Authors: Huiying Ng*, Rachel Carson Center for Environment and Society
Topics: Food Systems, Human-Environment Geography, Feminist Geographies
Keywords: agroecology, futures, bodies, learning assemblage, biosemiotics
Session Type: Virtual Paper
Start / End Time: 11:10 AM / 12:25 PM
Room: Virtual 31
Presentation File: No File Uploaded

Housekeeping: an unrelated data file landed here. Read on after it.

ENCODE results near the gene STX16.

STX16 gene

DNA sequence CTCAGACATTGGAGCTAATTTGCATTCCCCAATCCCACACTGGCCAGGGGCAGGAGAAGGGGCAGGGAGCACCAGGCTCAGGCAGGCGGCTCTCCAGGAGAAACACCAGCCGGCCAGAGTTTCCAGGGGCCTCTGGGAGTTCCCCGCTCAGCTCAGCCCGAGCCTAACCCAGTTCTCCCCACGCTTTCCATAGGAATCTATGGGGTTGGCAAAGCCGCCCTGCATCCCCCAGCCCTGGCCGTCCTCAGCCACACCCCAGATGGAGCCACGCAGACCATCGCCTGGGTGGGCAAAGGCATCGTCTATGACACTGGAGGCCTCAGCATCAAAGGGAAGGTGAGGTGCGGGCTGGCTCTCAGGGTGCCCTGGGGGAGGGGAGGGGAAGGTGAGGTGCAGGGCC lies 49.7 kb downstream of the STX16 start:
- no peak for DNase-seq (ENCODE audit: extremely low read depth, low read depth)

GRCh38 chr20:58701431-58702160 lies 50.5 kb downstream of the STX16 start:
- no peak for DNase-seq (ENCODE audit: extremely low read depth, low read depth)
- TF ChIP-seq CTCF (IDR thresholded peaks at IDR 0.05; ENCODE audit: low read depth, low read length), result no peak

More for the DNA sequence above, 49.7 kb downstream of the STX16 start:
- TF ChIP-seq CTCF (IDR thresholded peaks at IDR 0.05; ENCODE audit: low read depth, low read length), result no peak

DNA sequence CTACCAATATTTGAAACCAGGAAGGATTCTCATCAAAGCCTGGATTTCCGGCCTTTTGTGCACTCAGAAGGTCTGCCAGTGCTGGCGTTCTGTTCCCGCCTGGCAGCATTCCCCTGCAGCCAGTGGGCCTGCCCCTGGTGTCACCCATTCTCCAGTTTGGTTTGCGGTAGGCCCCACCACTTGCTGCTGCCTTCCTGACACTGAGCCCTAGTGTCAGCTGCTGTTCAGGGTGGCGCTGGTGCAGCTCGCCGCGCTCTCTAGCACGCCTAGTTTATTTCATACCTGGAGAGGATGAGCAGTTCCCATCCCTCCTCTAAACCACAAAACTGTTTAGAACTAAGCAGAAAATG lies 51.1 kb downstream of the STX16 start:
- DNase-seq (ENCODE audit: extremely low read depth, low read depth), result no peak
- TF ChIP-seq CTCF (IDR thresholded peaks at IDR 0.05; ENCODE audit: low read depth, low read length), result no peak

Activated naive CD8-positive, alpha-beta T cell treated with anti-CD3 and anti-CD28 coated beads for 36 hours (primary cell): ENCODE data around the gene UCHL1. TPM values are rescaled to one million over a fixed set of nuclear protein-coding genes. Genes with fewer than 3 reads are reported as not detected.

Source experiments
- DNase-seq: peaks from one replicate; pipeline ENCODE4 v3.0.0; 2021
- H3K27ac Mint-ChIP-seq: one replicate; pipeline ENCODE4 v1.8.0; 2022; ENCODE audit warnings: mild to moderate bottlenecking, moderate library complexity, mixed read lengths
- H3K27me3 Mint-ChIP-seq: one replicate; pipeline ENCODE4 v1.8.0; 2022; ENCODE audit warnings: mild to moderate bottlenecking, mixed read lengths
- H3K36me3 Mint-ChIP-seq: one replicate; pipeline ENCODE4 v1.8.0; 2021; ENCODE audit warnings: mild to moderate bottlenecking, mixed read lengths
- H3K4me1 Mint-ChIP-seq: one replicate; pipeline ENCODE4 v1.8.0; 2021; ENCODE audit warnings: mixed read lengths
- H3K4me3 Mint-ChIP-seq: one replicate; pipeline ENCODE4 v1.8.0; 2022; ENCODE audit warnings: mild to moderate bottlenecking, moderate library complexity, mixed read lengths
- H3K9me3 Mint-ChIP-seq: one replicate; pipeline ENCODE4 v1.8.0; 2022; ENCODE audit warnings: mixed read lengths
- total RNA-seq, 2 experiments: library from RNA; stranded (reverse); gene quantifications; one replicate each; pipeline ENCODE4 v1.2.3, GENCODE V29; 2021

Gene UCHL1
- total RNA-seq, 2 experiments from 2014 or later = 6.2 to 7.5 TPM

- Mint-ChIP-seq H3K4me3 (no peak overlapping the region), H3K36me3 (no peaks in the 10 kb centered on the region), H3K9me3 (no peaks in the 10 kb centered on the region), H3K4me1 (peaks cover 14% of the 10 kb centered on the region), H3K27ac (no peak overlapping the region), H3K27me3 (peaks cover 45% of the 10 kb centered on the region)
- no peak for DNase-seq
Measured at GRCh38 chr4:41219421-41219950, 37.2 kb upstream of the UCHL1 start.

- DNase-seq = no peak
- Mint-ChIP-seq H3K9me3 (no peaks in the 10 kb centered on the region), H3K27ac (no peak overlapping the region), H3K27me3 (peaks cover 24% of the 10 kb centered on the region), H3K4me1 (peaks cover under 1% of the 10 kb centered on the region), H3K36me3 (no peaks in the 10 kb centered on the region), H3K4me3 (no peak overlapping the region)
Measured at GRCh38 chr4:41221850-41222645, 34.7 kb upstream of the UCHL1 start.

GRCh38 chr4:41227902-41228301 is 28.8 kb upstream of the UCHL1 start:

Drawing on ethnographic material collected from 2016-2018 in Chiang Mai, Northern Thailand and Yogyakarta, Indonesia, and looking towards the start of a new project (2020-2024), I make an argument for how agroecology can be scaled out through an agroecological learning assemblage, fleshed out by two empirical contexts: the study of toxicity and conditions of impossible living, and the search for regenerative routes. I suggest that the narrative environments we create allow relative forms of (de)valuation to perpetuate, in the “slow violence” not of material extraction but of epistemic colonialism, amidst the frighteningly quick pace of climate crisis and emergency for the bodies directly involved. Instead of the political ecology of crisis and aftermath, extraction and ruin, I plot out a series of methodological coordinates and footholes for a different re-search: one in which agroecology’s principles of working with one’s resources, and its processual approach to cultivating with emergence, helps us propose a form of collaborative knowledge production around possible futures. I suggest that by looking at soil as a body of work, we may begin to find paths to reassembling the ecological body needed to stretch outwards possible futures—especially as agricultural innovation for farmers draws investor attention, while agricultural policies globally lag in their protection for farmers. Three futures are laid out for discussion, and include i) an aspired-to future of extrinsic growth; ii) a negative future of diminishing value; and iii) the future as disavowed, which emphasizes the immanent present and presence of being and emergence.